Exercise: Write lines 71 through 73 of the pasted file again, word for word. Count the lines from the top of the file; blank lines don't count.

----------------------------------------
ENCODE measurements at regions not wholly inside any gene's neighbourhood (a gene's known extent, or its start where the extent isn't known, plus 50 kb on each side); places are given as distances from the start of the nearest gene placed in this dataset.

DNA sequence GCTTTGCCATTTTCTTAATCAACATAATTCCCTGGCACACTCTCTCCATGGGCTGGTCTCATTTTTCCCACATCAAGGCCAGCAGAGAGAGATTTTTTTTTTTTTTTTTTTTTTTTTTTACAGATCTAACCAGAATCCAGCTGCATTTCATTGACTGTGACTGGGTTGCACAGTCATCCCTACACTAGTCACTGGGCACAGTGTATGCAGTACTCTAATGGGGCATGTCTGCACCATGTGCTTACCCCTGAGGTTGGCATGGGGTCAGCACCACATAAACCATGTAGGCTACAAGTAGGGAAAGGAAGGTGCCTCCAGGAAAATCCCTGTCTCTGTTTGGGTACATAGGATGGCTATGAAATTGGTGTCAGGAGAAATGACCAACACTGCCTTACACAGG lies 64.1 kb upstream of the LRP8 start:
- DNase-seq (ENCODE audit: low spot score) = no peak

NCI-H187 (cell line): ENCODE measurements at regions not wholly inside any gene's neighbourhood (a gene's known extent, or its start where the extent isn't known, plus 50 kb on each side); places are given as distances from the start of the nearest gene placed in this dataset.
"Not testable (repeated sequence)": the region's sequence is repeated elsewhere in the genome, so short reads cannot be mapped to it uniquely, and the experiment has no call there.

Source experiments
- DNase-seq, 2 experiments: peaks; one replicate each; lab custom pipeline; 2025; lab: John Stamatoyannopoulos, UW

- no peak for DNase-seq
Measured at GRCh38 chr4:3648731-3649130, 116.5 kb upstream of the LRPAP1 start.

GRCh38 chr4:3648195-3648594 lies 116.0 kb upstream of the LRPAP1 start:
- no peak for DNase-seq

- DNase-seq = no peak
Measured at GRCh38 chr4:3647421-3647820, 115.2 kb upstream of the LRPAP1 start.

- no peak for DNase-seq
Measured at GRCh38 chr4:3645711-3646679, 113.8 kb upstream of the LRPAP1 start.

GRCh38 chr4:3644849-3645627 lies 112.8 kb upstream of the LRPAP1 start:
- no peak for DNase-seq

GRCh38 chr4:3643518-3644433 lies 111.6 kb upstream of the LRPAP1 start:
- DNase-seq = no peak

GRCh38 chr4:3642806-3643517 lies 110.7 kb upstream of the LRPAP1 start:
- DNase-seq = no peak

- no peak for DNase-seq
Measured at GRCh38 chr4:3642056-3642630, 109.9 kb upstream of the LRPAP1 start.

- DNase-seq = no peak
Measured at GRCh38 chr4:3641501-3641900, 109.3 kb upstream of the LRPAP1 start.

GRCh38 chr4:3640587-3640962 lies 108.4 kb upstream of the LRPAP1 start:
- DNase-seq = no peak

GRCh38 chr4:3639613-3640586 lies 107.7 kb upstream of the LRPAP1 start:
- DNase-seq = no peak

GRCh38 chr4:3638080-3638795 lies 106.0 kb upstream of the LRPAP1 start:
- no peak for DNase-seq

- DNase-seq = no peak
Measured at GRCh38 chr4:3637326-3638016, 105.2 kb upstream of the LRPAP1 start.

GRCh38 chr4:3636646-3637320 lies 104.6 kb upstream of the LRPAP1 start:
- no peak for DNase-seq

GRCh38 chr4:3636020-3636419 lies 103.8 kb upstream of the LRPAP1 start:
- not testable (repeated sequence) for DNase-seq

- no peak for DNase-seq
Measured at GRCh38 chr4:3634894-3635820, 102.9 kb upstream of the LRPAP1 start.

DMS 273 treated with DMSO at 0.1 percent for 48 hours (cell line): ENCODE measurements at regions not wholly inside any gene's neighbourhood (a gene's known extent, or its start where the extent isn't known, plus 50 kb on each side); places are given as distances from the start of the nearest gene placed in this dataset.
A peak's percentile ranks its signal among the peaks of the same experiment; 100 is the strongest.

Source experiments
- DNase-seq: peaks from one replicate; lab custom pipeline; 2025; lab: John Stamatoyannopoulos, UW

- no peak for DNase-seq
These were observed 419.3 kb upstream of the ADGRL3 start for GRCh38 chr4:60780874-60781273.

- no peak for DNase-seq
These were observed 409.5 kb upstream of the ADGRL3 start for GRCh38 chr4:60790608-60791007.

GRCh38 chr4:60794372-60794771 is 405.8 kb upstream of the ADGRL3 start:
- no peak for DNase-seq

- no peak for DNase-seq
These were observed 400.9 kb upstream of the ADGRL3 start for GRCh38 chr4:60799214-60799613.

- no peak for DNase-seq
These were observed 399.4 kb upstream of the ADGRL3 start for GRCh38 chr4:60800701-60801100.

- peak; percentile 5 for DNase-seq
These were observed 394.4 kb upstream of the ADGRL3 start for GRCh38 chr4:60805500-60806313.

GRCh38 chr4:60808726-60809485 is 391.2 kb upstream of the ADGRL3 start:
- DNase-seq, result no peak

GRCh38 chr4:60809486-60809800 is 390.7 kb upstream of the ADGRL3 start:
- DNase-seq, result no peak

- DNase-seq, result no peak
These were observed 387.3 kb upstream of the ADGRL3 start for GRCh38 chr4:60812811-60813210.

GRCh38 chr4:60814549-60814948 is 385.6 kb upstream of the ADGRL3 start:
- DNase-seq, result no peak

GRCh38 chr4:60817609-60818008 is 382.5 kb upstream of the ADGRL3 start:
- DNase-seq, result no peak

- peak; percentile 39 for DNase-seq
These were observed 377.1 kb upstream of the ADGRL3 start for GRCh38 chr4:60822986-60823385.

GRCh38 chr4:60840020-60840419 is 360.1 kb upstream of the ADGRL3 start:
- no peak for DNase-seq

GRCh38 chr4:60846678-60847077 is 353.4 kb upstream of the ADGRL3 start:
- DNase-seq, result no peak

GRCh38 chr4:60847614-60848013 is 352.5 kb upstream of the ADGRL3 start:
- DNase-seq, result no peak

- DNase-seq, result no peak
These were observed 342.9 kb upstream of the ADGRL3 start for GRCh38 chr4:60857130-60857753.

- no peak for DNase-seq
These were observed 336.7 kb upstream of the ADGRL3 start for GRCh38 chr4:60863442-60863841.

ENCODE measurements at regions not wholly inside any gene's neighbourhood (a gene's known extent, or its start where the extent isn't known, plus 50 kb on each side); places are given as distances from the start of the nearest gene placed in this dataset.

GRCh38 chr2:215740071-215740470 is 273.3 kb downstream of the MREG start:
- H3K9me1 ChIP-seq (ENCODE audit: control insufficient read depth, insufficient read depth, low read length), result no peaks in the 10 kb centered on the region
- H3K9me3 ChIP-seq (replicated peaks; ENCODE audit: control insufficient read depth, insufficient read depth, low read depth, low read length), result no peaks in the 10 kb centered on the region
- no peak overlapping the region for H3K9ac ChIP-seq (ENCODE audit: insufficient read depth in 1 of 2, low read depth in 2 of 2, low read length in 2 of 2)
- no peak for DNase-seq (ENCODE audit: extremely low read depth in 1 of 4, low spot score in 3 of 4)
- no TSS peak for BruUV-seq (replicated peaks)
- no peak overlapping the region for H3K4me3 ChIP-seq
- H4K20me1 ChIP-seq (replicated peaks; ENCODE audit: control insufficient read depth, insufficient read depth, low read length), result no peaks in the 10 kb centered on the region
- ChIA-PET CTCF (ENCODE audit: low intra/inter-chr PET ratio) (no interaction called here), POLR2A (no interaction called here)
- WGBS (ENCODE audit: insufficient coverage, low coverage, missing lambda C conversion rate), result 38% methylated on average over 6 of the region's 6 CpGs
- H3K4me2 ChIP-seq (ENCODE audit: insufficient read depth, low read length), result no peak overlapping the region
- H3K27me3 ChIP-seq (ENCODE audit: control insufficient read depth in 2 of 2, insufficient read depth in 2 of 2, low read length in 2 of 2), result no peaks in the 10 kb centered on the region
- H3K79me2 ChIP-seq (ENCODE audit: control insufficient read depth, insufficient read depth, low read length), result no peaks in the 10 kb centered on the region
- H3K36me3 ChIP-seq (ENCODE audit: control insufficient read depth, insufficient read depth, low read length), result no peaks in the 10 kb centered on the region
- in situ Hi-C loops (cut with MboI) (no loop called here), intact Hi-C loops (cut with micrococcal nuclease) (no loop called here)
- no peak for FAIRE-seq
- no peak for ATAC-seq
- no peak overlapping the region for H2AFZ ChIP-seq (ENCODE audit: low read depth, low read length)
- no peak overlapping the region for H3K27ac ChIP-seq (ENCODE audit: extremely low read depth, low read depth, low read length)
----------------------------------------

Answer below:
- DNase-seq, result no peak

GRCh38 chr4:60847614-60848013 is 352.5 kb upstream of the ADGRL3 start:
- DNase-seq, result no peak